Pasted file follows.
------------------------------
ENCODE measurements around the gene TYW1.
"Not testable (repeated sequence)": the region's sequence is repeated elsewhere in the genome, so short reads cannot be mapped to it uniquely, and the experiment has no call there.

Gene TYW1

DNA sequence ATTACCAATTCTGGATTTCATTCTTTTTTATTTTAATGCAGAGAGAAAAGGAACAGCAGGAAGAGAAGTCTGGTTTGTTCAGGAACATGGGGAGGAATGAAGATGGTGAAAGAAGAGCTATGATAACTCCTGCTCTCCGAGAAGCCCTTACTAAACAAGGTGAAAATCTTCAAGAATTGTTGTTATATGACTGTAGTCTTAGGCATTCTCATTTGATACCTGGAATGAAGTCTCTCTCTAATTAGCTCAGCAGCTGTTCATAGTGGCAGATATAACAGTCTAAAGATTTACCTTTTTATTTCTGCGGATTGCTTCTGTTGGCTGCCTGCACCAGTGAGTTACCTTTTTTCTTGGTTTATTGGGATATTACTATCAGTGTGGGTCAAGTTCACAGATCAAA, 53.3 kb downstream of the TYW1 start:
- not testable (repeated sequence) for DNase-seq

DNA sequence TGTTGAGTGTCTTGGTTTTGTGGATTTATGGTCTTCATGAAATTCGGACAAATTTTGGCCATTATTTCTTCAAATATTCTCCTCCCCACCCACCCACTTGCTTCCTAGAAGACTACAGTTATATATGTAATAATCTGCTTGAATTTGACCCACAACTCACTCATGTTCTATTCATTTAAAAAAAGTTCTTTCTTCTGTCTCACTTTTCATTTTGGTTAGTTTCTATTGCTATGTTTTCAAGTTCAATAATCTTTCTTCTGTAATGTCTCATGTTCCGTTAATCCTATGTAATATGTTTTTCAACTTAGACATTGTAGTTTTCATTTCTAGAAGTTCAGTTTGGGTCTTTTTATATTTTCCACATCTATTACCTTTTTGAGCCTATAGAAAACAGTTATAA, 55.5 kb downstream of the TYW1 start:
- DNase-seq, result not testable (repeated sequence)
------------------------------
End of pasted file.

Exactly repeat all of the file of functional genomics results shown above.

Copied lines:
ENCODE measurements around the gene TYW1.
"Not testable (repeated sequence)": the region's sequence is repeated elsewhere in the genome, so short reads cannot be mapped to it uniquely, and the experiment has no call there.

Gene TYW1

DNA sequence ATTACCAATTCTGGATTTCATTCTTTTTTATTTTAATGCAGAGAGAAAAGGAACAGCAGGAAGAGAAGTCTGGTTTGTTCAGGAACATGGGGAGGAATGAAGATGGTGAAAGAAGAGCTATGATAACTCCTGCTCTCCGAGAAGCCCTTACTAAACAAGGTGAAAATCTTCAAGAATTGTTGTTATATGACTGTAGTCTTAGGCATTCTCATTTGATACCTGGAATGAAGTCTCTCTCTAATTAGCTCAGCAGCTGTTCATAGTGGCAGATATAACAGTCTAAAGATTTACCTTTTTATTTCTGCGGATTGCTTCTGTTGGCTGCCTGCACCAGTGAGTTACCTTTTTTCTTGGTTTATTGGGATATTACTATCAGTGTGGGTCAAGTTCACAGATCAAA, 53.3 kb downstream of the TYW1 start:
- not testable (repeated sequence) for DNase-seq

DNA sequence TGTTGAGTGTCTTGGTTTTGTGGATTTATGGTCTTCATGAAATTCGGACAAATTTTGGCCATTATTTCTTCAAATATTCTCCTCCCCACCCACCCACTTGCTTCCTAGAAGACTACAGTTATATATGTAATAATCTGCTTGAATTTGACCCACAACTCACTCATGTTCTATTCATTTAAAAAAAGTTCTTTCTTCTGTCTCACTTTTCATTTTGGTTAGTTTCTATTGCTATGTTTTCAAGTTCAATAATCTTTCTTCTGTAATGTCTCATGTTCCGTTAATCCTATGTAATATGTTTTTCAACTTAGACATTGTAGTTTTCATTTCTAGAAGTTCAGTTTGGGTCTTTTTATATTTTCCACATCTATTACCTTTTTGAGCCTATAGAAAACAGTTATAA, 55.5 kb downstream of the TYW1 start:
- DNase-seq, result not testable (repeated sequence)